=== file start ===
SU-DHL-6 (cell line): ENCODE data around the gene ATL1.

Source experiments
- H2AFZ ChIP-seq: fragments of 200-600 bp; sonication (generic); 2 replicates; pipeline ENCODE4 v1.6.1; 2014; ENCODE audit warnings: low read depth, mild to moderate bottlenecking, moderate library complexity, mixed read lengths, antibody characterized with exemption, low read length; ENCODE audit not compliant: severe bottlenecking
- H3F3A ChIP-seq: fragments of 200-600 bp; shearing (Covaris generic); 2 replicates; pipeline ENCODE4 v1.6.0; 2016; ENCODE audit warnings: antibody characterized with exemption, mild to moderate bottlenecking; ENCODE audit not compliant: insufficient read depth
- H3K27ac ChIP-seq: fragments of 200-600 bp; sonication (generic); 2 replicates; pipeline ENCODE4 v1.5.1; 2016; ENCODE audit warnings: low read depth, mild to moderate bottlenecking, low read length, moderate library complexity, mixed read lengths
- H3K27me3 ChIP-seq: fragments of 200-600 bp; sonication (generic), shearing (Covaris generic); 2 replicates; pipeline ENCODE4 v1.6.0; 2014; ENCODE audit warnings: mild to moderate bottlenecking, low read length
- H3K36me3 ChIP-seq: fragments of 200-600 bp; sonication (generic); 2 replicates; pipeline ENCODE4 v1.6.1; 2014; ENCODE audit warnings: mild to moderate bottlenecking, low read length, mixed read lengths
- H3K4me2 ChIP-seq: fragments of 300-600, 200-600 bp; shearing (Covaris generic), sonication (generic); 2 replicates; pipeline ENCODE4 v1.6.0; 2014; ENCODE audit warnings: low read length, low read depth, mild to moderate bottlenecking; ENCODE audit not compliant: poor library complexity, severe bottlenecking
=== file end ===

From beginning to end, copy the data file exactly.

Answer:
SU-DHL-6 (cell line): ENCODE data around the gene ATL1.

Source experiments
- H2AFZ ChIP-seq: fragments of 200-600 bp; sonication (generic); 2 replicates; pipeline ENCODE4 v1.6.1; 2014; ENCODE audit warnings: low read depth, mild to moderate bottlenecking, moderate library complexity, mixed read lengths, antibody characterized with exemption, low read length; ENCODE audit not compliant: severe bottlenecking
- H3F3A ChIP-seq: fragments of 200-600 bp; shearing (Covaris generic); 2 replicates; pipeline ENCODE4 v1.6.0; 2016; ENCODE audit warnings: antibody characterized with exemption, mild to moderate bottlenecking; ENCODE audit not compliant: insufficient read depth
- H3K27ac ChIP-seq: fragments of 200-600 bp; sonication (generic); 2 replicates; pipeline ENCODE4 v1.5.1; 2016; ENCODE audit warnings: low read depth, mild to moderate bottlenecking, low read length, moderate library complexity, mixed read lengths
- H3K27me3 ChIP-seq: fragments of 200-600 bp; sonication (generic), shearing (Covaris generic); 2 replicates; pipeline ENCODE4 v1.6.0; 2014; ENCODE audit warnings: mild to moderate bottlenecking, low read length
- H3K36me3 ChIP-seq: fragments of 200-600 bp; sonication (generic); 2 replicates; pipeline ENCODE4 v1.6.1; 2014; ENCODE audit warnings: mild to moderate bottlenecking, low read length, mixed read lengths
- H3K4me2 ChIP-seq: fragments of 300-600, 200-600 bp; shearing (Covaris generic), sonication (generic); 2 replicates; pipeline ENCODE4 v1.6.0; 2014; ENCODE audit warnings: low read length, low read depth, mild to moderate bottlenecking; ENCODE audit not compliant: poor library complexity, severe bottlenecking